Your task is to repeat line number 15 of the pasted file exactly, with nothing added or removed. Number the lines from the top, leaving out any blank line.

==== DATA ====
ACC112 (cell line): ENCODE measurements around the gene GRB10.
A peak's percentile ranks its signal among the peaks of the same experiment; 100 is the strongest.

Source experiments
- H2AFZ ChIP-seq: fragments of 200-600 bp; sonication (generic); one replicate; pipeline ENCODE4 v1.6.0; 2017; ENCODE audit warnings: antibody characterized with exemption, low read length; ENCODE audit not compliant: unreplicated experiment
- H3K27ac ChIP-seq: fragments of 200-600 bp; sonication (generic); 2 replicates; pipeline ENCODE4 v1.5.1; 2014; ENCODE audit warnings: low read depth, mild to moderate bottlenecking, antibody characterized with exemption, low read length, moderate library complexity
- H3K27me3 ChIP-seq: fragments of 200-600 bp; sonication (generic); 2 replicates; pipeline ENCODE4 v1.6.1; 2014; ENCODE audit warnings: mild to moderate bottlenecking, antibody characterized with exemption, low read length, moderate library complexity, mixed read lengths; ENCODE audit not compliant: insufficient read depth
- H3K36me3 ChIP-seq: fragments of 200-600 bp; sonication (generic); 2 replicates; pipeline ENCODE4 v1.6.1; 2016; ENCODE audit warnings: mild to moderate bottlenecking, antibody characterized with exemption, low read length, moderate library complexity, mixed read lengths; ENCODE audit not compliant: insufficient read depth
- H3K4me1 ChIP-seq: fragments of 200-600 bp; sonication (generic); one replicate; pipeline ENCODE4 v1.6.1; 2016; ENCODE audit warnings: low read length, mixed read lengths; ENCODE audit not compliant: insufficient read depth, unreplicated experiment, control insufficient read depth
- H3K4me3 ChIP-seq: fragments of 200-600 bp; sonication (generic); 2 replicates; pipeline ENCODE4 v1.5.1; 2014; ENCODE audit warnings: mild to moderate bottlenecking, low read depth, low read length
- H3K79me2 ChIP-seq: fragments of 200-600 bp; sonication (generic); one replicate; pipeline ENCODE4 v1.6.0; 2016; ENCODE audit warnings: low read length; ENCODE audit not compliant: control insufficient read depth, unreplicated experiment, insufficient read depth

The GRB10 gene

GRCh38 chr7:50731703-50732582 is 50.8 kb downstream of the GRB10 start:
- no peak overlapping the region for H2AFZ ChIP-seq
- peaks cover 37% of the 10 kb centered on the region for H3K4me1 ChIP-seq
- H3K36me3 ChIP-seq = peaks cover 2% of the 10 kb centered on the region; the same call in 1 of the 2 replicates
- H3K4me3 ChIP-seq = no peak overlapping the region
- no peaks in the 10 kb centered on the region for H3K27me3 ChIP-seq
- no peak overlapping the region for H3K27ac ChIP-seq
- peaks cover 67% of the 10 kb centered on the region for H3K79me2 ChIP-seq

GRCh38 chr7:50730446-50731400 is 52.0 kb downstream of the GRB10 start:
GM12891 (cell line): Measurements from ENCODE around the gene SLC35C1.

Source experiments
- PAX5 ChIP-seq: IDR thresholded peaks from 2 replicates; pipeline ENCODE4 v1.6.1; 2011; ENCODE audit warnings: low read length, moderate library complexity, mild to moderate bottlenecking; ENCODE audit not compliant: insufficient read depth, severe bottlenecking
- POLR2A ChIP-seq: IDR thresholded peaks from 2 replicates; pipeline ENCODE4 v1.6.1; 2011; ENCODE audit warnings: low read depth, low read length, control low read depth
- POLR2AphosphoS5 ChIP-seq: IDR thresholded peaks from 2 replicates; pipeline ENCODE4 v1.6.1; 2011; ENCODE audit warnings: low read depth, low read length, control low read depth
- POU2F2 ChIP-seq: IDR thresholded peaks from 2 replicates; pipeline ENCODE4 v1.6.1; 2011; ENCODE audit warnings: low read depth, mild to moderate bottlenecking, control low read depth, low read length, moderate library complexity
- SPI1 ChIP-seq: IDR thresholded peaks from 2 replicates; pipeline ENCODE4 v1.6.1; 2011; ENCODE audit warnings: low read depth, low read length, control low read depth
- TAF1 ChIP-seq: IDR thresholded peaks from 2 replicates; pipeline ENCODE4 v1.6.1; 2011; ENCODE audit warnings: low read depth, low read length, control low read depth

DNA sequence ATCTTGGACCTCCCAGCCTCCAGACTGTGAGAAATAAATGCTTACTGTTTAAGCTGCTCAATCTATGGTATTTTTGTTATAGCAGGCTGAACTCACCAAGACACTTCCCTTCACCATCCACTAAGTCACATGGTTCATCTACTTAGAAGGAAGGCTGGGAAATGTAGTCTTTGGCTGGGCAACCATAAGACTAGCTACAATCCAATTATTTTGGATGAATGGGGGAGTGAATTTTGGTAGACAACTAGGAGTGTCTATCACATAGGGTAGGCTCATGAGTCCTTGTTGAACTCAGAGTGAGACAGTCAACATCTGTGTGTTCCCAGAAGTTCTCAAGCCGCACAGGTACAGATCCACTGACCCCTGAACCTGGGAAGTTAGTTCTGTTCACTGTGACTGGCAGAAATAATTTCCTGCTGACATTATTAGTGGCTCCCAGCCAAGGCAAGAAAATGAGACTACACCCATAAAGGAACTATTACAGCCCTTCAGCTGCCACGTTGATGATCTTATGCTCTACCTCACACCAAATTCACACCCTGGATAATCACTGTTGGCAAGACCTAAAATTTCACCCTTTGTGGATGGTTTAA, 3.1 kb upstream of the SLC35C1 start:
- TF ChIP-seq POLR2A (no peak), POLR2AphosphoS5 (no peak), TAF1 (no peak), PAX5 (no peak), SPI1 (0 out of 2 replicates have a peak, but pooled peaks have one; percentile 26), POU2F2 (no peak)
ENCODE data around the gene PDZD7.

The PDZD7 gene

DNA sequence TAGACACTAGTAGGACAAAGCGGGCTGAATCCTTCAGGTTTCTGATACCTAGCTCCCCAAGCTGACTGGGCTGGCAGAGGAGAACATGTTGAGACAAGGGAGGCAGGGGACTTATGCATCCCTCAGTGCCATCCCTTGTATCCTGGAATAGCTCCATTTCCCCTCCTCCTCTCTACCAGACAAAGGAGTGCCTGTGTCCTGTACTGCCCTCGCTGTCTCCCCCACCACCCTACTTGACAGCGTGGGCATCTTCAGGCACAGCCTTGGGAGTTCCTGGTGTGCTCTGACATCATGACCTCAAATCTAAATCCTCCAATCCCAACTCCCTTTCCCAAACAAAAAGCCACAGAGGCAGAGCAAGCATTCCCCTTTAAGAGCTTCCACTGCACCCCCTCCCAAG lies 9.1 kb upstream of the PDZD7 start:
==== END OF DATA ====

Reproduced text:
- H3K36me3 ChIP-seq = peaks cover 2% of the 10 kb centered on the region; the same call in 1 of the 2 replicates